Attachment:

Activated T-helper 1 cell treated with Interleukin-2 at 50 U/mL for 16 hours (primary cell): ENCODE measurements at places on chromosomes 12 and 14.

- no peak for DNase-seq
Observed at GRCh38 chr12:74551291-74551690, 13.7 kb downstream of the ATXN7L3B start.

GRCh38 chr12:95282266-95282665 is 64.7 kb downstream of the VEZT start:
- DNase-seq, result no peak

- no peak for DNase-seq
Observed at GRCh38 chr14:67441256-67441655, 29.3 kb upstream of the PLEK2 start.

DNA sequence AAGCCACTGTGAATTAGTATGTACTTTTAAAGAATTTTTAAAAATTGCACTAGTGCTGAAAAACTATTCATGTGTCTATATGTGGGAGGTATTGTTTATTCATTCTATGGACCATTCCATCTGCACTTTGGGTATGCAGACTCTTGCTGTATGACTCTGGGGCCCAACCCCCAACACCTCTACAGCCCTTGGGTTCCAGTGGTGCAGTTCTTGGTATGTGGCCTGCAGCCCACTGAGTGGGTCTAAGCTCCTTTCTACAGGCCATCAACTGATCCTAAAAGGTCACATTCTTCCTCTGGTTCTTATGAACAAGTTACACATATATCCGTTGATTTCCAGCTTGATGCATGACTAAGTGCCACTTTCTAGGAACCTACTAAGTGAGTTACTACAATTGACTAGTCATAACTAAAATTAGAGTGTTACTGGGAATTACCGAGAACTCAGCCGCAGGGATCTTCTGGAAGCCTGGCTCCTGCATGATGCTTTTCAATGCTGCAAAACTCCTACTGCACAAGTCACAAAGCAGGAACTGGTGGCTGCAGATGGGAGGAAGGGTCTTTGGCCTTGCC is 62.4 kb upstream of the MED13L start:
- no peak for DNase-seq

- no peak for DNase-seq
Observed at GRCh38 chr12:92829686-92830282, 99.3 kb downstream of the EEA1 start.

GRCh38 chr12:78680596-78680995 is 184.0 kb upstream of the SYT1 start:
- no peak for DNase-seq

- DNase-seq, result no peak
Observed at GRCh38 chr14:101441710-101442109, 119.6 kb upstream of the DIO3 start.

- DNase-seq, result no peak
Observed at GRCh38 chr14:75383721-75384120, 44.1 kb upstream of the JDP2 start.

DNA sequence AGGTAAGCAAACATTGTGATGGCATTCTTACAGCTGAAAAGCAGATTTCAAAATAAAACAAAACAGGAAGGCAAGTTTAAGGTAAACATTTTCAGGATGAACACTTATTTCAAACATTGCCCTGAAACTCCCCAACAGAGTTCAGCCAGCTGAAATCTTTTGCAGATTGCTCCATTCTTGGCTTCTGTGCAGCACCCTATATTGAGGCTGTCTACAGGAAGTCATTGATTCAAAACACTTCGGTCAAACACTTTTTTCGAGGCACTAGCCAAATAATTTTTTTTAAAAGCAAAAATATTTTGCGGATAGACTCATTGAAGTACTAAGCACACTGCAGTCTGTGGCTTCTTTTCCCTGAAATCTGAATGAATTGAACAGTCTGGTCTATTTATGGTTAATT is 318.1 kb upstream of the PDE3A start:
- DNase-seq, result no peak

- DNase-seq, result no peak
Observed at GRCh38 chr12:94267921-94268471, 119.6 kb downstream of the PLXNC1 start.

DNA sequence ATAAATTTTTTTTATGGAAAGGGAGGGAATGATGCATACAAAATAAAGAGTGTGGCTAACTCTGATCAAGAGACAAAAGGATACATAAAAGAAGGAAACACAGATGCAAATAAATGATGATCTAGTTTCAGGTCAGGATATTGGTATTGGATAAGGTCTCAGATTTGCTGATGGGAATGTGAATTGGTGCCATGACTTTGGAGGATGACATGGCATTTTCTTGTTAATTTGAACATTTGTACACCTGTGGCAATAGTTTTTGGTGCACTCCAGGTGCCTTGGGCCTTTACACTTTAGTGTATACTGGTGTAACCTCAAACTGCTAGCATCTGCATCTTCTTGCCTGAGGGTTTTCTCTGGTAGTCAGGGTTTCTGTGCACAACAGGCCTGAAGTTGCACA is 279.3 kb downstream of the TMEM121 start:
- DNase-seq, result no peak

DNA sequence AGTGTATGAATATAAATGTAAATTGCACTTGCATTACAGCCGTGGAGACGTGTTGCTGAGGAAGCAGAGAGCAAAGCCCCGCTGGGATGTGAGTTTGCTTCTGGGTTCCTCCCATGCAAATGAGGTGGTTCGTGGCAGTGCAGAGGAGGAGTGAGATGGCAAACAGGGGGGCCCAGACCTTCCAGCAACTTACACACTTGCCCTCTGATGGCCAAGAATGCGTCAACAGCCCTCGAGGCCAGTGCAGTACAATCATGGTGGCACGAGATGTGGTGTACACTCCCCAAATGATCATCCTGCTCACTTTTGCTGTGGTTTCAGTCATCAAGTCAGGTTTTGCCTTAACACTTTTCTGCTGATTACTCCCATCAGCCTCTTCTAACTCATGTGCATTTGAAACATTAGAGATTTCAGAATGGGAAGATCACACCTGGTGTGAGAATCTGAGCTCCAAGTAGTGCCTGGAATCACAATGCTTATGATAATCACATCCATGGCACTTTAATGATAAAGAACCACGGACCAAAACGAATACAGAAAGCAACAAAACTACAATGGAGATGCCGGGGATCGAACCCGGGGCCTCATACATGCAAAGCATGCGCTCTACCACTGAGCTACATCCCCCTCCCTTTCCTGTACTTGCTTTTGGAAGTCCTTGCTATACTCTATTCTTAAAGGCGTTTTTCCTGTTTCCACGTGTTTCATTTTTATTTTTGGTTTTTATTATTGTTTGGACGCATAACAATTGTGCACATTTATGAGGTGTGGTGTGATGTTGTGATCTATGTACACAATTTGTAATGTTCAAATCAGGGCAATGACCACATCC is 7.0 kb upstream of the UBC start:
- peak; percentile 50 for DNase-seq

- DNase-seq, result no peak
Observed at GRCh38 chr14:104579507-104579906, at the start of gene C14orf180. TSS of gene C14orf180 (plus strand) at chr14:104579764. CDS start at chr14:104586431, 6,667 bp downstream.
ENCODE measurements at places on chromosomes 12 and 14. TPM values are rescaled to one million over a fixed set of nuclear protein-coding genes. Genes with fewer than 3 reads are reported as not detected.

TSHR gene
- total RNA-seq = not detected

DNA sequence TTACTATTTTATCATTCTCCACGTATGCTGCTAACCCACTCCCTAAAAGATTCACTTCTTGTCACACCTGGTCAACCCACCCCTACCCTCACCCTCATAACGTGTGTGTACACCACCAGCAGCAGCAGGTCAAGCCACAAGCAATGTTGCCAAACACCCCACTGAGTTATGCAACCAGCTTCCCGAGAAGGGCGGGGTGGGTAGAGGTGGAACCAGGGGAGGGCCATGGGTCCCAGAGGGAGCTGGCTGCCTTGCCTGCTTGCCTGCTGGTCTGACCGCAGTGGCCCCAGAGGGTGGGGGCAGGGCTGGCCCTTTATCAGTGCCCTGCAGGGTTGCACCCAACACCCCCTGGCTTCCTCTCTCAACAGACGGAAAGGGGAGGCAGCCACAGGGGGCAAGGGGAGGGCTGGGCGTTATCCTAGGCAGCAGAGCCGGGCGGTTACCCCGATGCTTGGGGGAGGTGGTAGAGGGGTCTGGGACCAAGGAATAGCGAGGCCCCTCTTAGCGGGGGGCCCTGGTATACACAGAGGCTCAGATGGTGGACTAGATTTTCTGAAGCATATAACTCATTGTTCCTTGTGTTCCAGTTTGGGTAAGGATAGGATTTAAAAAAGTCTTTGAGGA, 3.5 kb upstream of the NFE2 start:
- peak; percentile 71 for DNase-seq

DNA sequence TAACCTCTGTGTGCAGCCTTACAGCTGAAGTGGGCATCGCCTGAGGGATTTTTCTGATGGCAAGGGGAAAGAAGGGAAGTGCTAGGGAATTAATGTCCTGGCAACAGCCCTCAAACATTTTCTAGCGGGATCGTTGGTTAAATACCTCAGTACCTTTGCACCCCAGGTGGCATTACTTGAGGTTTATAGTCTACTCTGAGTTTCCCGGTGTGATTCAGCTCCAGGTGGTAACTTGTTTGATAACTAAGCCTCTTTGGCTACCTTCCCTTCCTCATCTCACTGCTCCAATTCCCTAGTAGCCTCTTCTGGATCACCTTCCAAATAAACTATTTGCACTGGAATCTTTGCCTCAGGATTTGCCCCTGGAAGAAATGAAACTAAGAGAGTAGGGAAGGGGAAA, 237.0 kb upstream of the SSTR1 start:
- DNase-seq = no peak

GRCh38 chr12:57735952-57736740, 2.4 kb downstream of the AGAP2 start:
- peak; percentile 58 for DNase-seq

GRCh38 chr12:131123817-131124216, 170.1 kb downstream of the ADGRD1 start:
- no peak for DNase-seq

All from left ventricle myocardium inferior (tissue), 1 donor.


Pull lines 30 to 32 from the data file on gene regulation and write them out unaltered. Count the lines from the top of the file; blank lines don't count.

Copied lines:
- total RNA-seq = not detected

DNA sequence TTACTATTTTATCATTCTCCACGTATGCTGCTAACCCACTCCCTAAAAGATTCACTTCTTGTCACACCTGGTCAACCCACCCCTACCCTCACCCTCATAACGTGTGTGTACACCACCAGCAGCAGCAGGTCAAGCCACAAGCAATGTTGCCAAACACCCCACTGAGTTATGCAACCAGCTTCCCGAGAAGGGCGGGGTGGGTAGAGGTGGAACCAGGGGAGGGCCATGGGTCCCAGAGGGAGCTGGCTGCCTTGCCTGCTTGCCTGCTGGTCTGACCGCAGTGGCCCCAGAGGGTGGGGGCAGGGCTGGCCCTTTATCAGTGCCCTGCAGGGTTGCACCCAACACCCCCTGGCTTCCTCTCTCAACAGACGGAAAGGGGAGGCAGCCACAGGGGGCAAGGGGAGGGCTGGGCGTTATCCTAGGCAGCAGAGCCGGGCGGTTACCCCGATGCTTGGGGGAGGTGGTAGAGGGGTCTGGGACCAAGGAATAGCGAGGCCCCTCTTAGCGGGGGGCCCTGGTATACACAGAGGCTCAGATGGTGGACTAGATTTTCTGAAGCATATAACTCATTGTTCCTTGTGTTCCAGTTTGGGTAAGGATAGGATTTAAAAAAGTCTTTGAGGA, 3.5 kb upstream of the NFE2 start:
- peak; percentile 71 for DNase-seq